Four-legged Child Life employee on the job at Children’s Hospital
The newest Child Life employee at Penn State Health Children’s Hospital loves playing with children – and chasing a tennis ball.
Kaia, a golden retriever, is the first full-time facility dog at a children’s hospital in Pennsylvania. Nationwide, approximately 30 children’s hospitals have facility dogs.
Though Kaia will be a presence throughout the hospital, she will help mostly with radiology and radiation oncology. She will provide assistance in the patient setting, such as demonstrating to a child how to be still on a CT scan table. Kaia will work for 40 hours per week, with time allowed for downtime, naps and walks.
She will work directly with her primary handler, Ashley Kane, manager of the Child Life Program, and secondary handler Alicia Cesare, a Child Life specialist in pediatric radiology. Kaia lives with Kane and goes home with her at the end of each day.
“Kaia can help to lower anxiety and bring smiles, laughter and positive energy to an otherwise potentially frightening time,” Kane said. “Through Kaia’s work, we hope to enhance the overall experience of our pediatric patients and their families, as well as the staff and providers who care for those patients.”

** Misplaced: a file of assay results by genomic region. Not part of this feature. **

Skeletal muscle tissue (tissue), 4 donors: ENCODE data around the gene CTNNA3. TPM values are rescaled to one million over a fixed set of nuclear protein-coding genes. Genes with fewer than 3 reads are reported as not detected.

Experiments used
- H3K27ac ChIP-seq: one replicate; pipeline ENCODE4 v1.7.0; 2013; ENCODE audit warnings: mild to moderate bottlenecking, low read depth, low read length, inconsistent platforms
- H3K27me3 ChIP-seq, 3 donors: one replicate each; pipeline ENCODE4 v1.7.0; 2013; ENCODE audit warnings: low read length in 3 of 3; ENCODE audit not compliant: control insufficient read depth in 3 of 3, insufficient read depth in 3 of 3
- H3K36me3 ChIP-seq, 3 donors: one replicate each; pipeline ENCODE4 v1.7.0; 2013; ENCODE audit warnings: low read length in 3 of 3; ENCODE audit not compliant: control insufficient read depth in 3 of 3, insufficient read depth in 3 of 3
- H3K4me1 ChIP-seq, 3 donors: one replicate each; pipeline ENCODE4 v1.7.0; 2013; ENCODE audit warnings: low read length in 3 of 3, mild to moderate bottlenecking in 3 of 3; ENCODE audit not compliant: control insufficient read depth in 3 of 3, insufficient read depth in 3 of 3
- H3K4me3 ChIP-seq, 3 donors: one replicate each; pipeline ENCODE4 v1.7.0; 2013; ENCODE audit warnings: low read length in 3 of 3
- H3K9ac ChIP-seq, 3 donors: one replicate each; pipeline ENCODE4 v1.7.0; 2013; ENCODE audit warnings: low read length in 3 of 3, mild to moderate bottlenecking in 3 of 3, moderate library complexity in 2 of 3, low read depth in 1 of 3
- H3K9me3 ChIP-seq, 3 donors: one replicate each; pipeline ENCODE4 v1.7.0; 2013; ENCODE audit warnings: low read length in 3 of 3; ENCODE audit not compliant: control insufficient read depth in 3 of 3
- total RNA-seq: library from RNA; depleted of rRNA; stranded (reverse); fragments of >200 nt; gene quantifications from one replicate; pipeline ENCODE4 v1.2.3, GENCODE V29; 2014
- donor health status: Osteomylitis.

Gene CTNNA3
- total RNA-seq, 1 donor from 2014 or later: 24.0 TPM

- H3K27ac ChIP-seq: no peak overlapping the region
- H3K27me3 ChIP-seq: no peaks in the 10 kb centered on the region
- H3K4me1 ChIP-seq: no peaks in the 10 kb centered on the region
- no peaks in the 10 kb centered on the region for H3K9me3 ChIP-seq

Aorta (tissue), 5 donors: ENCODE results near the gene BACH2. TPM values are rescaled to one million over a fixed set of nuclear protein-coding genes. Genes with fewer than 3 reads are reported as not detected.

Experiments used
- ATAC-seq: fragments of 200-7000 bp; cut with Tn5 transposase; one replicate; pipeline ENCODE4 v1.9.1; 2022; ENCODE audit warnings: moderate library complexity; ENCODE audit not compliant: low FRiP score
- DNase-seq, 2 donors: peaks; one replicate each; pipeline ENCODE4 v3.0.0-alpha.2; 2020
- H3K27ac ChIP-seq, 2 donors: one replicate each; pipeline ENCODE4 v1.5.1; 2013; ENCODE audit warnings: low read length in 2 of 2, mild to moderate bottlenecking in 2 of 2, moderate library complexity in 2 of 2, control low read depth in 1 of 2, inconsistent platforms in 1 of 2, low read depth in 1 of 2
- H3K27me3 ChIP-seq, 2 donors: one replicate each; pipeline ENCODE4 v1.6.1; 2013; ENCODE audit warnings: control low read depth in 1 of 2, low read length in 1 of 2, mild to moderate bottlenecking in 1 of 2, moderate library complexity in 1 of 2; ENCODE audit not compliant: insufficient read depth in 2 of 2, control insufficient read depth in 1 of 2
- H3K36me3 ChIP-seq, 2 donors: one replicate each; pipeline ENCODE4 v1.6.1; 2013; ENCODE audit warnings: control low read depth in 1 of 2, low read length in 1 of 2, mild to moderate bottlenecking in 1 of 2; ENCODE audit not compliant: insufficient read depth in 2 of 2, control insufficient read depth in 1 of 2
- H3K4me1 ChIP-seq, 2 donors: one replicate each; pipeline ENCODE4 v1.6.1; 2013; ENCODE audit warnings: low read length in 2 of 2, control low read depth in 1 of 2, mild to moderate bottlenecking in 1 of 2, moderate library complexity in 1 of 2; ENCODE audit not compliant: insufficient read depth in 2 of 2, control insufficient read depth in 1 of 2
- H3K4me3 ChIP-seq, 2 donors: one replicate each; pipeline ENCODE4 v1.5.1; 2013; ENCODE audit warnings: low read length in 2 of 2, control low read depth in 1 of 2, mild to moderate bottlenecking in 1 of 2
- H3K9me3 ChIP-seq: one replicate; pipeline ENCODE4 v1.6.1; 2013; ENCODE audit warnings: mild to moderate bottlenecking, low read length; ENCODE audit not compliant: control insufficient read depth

Kane was matched with Kaia at a special training session run by Canine Assistants in Georgia, where Kaia was professionally trained for the first 18 months of her life. Earlier this month, Kane and Cesare went through training camp to learn about a special bond-based teaching method for Kaia.
Canine Assistants covers the cost of training the dog before placement. Spirit Halloween, through its “Spirit of Children” initiative, is currently covering other expenses – such as the dog’s food, bedding, toys and veterinary care.
The facility dog program does not replace the Pet Therapy Program, which remains an important presence in the Children’s Hospital and the adult hospital. Pet therapy dogs and the facility dog have different training and support patients in different ways: the facility dog provides very specific interventions for patients, while pet therapy dogs visit designated units to be a calming influence for patients.
Learn more about Kaia and her role at the Children’s Hospital here.
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